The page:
Montana’s medical marijuana registry isn’t keeping up with a flurry of applications, leaving sick patients without medicine or in danger of legal fallout.
“That makes them vulnerable to arrest and prosecution, unfairly,” says Tom Daubert from Patients and Families United, a statewide group supporting people who use the drug to treat illness.
R.C. Hooker, who co-authored the Indy's current feature on natural burial, died last night in his Somers home. He was 64.
Who knew dying could be so complicated?
This week's feature story on the natural burial eco-trend took about two months to come together. Part of the extra time was needed to work through the unconventional aspects of collaborating on the story with R.C. Hooker, who was diagnosed with pancreatic cancer and slated to be the first customer of western Montana's Natural Cemeteries.
Lost in the hubbub over the state's smoking ban finally taking effect (plenty more on that in this week's dead tree edition), is the federal government's decision to pull cloves from the market. All you Dreams and Djarum smokers? You've got 'til midnight.
Along with 12 mostly middle-aged women at the Hawthorne Suites Hotel Thursday night, I got the low-down on how to sniff and swirl thick brown ales and sip light lagers at Betty’s for Beer, one in a series of four classes offered by Big Sky Brewing Company.
Despite the fact that the only thing bipartisan about Sen. Max Baucus' long-awaited health care reform bill is that both parties generally dislike it (or worse), the Montana senator still expresses utmost confidence that it's the clay from which the final bill—which he's certain will pass by the end of the year—will be molded.
When Matthew Frank dug into Sen. Max Baucus' effort to reform health care this summer, he made the point that no matter what our senior senator eventually proposed, he wasn't going to make people happy. Well, guess what?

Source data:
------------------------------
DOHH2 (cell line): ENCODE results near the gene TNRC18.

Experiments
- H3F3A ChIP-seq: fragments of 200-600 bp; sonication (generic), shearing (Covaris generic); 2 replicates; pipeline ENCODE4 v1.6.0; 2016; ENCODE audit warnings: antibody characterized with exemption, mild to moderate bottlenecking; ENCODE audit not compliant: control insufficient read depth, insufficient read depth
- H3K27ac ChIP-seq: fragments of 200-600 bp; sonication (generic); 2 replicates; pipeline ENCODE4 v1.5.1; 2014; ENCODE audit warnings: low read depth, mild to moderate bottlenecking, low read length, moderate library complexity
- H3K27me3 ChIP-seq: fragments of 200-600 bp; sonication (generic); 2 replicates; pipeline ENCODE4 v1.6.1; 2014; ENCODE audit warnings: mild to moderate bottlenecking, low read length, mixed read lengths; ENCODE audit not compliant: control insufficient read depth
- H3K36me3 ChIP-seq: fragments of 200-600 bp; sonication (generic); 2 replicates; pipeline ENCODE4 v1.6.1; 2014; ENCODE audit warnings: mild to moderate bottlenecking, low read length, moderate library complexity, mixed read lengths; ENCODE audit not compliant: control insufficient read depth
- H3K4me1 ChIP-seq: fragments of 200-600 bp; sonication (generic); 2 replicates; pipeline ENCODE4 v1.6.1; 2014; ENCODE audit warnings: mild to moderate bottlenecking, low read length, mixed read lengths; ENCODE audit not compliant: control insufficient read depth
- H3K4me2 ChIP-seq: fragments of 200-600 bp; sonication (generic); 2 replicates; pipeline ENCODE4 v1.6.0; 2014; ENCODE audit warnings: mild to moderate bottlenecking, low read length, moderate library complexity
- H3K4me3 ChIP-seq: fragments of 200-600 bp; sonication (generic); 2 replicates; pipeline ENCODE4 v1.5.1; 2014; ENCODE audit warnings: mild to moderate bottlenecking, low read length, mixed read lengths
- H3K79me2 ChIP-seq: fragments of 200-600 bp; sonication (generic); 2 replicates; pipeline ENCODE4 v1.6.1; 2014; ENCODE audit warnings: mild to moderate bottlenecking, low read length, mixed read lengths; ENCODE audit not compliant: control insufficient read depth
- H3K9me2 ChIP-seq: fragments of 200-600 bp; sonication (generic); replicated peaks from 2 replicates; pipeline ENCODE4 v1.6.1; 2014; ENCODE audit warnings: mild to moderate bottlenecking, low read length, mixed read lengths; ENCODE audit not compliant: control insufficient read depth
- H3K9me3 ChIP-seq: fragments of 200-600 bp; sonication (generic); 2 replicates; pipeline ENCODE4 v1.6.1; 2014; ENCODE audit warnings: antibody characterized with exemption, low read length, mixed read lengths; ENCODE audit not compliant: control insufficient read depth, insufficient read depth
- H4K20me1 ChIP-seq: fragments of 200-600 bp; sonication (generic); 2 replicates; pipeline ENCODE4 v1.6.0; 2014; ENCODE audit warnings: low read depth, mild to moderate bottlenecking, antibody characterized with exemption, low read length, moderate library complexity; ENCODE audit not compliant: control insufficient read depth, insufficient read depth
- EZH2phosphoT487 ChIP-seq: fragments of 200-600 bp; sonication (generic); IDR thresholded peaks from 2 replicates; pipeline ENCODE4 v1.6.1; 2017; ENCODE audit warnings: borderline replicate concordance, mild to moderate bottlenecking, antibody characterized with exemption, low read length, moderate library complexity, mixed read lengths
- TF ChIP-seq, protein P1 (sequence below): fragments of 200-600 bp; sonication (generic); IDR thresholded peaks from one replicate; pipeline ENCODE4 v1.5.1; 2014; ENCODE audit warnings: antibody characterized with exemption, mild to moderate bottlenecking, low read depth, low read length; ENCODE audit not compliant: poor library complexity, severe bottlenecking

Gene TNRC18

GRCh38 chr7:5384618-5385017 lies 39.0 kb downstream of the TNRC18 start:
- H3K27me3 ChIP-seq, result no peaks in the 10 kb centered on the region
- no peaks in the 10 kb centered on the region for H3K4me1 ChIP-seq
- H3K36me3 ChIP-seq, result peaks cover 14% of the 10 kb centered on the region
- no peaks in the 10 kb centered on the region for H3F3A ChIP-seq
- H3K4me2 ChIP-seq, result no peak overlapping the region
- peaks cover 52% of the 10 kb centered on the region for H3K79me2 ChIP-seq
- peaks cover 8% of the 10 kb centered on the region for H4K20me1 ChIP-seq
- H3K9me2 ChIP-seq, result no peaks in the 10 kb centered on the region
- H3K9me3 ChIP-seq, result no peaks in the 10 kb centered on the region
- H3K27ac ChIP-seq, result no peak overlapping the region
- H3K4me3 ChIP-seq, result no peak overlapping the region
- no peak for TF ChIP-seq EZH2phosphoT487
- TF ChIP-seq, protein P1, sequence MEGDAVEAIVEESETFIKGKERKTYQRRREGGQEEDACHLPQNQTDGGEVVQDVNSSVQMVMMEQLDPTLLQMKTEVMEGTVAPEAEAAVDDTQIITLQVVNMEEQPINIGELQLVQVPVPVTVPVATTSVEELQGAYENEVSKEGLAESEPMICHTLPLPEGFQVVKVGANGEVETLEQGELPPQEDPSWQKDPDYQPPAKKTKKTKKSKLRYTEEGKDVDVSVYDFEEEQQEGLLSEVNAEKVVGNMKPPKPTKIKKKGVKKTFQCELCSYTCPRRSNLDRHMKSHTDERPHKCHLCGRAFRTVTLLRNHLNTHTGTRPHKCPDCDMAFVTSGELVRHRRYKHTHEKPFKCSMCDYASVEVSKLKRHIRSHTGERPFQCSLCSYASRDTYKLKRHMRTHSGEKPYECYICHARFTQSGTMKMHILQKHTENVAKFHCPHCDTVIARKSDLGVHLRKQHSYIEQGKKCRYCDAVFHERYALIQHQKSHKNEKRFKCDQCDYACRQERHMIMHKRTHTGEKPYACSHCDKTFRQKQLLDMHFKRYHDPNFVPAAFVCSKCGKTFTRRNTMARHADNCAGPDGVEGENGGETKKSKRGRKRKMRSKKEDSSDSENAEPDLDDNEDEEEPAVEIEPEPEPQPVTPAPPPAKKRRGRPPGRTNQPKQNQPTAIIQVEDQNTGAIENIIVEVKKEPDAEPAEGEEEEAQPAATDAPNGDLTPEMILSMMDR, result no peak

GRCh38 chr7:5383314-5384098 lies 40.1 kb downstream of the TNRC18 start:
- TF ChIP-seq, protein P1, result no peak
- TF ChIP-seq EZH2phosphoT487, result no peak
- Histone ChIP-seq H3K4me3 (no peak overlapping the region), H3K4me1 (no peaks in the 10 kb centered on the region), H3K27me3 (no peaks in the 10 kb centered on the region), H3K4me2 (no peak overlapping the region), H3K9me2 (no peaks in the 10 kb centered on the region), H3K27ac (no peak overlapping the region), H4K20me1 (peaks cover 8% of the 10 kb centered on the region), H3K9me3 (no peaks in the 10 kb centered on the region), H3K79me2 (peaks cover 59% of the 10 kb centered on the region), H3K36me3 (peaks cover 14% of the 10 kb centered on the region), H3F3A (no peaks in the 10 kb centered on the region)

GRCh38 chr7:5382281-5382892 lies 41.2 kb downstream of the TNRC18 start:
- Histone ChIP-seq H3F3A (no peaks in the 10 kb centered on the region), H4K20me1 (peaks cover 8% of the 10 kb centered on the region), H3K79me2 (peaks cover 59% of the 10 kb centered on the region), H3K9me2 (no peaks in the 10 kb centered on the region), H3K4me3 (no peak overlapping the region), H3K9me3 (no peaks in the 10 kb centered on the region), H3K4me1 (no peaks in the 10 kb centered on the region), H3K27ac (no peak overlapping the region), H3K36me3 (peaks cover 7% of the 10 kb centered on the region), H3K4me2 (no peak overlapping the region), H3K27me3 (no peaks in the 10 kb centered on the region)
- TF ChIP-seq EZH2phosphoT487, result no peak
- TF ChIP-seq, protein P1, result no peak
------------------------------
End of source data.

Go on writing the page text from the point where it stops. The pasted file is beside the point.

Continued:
You can judge for yourself here.
Your top three alt weekly links of the week:
1. Bed bugs really do bite.
2. How Portlanders (including, no doubt, former Missoulians) try to get out of parking tickets.
3. As if Obama didn't have enough problems, paranormal experts feel jilted by the pres.
Lastly, we'll be heading out to the ballpark tonight to support the Osprey as they attempt to take the Pioneer League championship. If you haven't noticed, this year's team seems to have a certain flair for the dramatic, and just may be one of the most exciting to watch in years. First pitch at 7:05, tickets available at the gate.
The Indy recently learned that people sorta like this thing called "football." Turns out, a few folks here in the office are also fans — and are excited for this weekend's action.
First off, the irrepressible Jerry Glanville brings his Portland State Vikings to Washington-Grizzly Stadium. Fritz Neighbor, the excellent Griz beat reporter at our daily, has a fun preview of PSU with a few zingers from the always colorful ballcoach. Example: Glanville's first impression of his lanky QB, Drew Hubel: "He was so thin we didn't allow anybody to take his picture."
Count on a few more bulletin board-worthy quotes from the visiting ballcoach. And if you need a reminder of how much fun he can be, check out this ESPN segment on Glanville from a few years ago.
For those of you who haven't heard, Cold Smoke ice cream returned to Big Dipper vats last week. KECI picked up on the news via Twitter, and the video spot quickly spread to NBC affiliates nationwide. Big Dipper owner Charlie Beaton announced on Tuesday that Kathie Lee Gifford plans to sample the flavor on the "Today" show.
Sen. Max Baucus released a 223-page behemoth of a health care reform proposal yesterday, and making sense of it all—and how it stacks up against other proposals—could be enough to make you batty (which is probably an uncovered preexisting condition). Heck, the Washington Post's Ezra Klein needed something like 62 blog posts just to cover the basics. (My favorite, by the way, was the one titled "The Worst Policy in the Bill, and Possibly in the World.")
That's why we prefer the Wall Street Journal's handy health care reform chart.
UPDATE: The Washington Post added this interactive little thingy today.
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